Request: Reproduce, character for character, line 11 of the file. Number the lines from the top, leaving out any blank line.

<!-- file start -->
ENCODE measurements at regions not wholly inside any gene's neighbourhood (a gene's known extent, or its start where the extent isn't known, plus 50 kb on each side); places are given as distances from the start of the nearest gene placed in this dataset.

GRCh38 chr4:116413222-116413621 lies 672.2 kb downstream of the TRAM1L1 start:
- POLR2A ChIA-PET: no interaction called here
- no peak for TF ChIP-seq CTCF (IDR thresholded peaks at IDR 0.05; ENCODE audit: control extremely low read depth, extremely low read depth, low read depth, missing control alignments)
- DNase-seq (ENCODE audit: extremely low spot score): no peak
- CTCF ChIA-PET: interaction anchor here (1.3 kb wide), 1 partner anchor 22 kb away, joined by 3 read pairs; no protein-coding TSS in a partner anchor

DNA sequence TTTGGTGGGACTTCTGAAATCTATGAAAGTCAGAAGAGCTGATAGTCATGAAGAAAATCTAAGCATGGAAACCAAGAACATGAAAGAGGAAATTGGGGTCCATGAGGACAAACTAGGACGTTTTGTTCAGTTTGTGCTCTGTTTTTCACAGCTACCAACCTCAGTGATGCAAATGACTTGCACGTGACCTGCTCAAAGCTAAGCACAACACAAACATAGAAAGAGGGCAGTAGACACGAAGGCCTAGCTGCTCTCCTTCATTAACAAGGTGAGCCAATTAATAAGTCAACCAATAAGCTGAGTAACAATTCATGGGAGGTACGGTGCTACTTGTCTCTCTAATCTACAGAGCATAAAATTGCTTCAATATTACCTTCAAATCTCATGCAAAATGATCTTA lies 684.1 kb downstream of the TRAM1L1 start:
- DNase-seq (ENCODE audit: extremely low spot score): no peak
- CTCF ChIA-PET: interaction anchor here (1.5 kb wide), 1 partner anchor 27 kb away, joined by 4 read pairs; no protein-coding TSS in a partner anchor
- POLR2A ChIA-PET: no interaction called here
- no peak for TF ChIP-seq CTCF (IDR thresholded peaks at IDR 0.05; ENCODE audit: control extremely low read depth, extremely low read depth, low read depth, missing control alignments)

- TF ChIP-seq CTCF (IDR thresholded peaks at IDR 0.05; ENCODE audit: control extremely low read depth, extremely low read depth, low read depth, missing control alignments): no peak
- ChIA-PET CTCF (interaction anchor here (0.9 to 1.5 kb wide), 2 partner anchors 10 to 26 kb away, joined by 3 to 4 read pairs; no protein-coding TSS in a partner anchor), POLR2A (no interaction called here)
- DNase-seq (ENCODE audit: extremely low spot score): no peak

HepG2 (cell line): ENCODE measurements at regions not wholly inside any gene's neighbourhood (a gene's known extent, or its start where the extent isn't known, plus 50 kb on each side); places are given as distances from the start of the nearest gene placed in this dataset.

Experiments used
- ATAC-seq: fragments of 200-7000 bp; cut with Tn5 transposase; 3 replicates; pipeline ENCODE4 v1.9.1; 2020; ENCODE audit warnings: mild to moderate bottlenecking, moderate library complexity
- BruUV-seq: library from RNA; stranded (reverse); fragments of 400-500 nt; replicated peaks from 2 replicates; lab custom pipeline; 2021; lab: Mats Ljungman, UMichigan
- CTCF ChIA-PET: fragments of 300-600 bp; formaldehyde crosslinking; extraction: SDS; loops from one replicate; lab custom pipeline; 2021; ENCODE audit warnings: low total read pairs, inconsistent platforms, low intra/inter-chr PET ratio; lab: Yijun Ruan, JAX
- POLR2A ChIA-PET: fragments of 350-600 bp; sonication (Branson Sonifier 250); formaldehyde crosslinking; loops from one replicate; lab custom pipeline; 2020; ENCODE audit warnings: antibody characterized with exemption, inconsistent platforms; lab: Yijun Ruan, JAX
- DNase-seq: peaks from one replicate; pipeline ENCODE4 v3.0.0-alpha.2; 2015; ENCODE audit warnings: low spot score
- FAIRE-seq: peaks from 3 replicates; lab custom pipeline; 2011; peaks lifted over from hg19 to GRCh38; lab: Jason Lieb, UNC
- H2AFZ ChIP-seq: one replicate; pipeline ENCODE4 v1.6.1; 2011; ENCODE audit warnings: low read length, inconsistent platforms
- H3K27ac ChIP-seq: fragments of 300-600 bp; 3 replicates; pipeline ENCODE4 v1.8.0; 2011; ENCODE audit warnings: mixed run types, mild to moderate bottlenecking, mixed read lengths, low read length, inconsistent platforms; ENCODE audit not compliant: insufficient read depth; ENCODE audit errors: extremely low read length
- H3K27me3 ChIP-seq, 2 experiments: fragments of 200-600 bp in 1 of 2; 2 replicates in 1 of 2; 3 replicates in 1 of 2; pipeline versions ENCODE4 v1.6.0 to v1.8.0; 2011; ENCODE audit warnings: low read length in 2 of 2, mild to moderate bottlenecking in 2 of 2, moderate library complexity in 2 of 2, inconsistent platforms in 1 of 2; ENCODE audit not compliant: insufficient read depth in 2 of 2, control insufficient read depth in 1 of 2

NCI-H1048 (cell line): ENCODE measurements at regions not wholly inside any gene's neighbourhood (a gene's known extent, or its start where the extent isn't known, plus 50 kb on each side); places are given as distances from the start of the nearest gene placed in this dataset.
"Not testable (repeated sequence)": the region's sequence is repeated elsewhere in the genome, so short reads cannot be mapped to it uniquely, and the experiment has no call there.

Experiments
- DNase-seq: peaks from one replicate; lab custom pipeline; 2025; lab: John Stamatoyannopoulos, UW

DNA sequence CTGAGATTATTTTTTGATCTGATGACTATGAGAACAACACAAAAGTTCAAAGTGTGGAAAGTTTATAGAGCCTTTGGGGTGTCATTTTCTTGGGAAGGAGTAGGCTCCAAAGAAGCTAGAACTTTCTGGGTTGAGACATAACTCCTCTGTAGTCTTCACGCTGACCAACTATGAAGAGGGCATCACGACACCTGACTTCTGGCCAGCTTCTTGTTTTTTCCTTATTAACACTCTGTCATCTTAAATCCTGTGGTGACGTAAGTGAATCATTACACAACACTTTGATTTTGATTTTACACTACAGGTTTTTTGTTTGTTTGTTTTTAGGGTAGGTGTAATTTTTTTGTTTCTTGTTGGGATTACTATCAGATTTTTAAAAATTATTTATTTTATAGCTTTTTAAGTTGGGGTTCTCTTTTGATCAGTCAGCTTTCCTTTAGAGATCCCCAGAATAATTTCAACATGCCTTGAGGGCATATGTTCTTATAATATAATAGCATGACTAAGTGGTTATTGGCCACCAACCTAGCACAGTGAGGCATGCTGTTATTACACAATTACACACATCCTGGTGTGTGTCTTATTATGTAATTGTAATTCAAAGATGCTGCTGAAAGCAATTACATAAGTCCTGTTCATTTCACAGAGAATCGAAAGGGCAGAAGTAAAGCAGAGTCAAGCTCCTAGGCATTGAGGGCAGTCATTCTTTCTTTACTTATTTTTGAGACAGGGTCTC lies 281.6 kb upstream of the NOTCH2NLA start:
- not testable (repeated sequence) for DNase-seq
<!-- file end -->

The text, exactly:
- no peak for TF ChIP-seq CTCF (IDR thresholded peaks at IDR 0.05; ENCODE audit: control extremely low read depth, extremely low read depth, low read depth, missing control alignments)